That's it for this weekend.  I'm (slowly) getting there! 



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Posted (edited)

Thanks very much guys!   


Resin engine bays are installed.   With the covers glued in place, there should be more than enough detail to make what you can see appear realistic.    Very happy with this set, well worth the $18 I spent on it.   I'll be trimming up the door edges a bit before final painting.


BTW - on this subject, any Phantom experts know how these work?  I understand that these were auxiliary air inlet doors but how exactly did the air get into the engine?   All I see from pics of this area, is the underside of the J79.  One would also think that this location would be susceptible to FOD. 


Anyway, a few pics:







Should loke nice and busy (and grimy) once the inlet covers are installed. 



Edited by John1
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So I'm thinking I'm close to done with the cockpit tub.   I've added more details, mostly wiring but also a bit of structural stuff from plastic sheeting.  Also used a couple more Air Scale placards.   The only thing I've found through all my research is that the cockpits of these jets varied a huge amount depending on the version and when the pictures were taken.   As there are no detailed shots I can find of circa 1967 F-4C cockpits, some of the details added are based on my best guess.    The end goal is to try to realistically portray the clutter and wear and tear that was present in these cockpits.    I think it will look pretty decent once installed in the fuselage.  Note that the upper bulkhead sections are a bit bare.    That's because I need to install the tub into the fuselage, at which point, I will be adding additional details to these areas.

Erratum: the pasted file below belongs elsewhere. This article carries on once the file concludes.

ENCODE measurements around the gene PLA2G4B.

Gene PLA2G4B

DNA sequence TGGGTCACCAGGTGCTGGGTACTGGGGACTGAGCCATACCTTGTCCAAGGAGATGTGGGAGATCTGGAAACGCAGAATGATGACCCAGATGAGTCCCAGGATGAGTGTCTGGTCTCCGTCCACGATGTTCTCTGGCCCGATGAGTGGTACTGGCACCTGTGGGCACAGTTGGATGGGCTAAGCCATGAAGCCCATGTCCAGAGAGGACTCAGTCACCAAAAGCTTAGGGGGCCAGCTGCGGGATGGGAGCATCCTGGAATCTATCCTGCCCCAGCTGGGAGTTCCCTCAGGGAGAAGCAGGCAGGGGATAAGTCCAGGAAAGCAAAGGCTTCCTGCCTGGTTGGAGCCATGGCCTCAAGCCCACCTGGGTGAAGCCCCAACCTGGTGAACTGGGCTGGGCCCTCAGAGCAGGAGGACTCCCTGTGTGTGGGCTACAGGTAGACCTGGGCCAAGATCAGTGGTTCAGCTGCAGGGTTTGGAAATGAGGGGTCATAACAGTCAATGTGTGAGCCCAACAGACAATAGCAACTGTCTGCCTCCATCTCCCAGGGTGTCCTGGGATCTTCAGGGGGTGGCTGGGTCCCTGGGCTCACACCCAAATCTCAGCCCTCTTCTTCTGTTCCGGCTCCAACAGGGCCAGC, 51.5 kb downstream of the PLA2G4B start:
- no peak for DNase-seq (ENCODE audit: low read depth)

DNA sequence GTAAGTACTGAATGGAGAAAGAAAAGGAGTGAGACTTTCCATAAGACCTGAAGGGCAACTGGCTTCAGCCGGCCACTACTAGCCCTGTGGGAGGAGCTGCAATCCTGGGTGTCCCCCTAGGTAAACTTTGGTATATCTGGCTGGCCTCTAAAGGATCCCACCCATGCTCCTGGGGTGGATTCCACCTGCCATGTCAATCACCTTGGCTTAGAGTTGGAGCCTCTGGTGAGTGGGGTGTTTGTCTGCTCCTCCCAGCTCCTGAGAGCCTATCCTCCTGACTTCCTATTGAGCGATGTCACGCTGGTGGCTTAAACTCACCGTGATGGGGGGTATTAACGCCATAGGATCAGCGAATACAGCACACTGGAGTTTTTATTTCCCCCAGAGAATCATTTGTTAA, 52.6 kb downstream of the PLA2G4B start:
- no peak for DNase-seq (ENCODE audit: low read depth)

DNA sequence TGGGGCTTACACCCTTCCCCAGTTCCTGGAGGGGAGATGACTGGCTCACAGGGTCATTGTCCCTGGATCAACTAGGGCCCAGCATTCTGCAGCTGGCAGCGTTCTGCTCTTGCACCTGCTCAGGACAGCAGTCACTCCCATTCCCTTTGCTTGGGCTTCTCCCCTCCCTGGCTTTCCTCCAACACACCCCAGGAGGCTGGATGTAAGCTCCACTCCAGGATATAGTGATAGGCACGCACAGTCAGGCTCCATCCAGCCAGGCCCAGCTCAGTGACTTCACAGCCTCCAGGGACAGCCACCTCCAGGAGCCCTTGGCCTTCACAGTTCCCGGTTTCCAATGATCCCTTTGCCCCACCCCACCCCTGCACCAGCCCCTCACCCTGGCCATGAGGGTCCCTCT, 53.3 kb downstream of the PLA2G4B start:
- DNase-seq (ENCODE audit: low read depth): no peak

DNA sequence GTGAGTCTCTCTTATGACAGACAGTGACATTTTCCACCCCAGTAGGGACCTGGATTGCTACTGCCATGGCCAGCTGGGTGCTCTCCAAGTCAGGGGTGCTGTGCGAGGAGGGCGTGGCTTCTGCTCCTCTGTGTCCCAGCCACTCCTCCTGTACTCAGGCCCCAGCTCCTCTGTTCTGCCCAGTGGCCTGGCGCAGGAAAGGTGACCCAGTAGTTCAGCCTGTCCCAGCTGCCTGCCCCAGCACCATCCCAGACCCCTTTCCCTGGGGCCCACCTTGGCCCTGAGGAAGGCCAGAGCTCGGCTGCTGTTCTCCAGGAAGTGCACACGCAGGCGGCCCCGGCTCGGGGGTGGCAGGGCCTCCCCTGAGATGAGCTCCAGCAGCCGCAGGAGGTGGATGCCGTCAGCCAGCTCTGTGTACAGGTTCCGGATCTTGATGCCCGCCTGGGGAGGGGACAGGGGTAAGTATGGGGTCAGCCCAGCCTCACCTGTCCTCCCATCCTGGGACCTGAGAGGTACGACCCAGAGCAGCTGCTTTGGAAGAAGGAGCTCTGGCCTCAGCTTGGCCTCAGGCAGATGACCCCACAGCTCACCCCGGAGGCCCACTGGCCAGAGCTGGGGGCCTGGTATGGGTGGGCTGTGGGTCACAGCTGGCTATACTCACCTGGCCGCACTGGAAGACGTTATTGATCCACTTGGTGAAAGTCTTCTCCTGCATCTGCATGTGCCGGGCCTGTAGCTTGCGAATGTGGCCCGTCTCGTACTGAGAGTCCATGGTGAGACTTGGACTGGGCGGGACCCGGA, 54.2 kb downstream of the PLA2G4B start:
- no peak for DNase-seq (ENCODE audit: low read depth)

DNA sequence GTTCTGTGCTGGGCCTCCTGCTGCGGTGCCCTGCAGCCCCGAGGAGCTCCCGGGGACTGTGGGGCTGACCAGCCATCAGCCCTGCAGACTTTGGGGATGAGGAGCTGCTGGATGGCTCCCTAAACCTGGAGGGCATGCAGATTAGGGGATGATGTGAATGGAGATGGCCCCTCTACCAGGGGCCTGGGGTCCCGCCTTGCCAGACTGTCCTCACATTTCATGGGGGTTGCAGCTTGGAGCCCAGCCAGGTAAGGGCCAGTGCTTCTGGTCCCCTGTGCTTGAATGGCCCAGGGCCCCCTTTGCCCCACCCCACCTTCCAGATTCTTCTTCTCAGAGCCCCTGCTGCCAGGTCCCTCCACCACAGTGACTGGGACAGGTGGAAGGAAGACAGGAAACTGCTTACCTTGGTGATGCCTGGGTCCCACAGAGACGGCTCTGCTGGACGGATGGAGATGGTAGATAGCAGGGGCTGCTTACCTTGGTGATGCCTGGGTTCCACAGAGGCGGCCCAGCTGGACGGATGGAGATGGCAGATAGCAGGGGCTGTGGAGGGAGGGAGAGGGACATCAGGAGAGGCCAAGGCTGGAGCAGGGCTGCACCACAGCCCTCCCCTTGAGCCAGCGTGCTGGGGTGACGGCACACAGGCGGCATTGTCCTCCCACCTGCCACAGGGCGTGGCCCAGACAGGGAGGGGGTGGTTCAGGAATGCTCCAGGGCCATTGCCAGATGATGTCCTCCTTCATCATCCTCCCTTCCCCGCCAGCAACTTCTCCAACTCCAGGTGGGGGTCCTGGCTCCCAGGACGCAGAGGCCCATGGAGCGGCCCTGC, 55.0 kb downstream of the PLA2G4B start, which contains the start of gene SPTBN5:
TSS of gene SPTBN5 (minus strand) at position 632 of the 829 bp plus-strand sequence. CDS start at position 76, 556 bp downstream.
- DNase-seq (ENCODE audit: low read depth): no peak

Anyway, here is my finished cockpit. 





And with the seats dropped into place:











So that's it for now.   I will mention - I had a heck of a time trying to find good reference pictures of the aft bulkhead area on both pilot's and WSO's cockpits.   I did find a few but if anyone out there has some pics that haven't previously been shared, please feel free to post them, it would be gratefully appreciated. 


Thanks for looking! 

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Thanks much Anthony!


So I've reached a milestone of sorts.   I've got the cockpit in place.   Despite being a bit clunky, one thing I like about this kit is that Tamiya molded the entire upper fuselage in a single piece.   No messing with putty / sanding media to clean up seams.   The entire cockpit tub just gets secured in place using a couple of screws.   Just to see how things looked, I test fitted everything first:



Looks pretty decent!   To get the tub in place, you have to gently pull the lower sides apart.   After that, you are good to go.     However, prior to doing this, I decided it would be beneficial to paint the forward fuselage to minimize masking issues later in the build.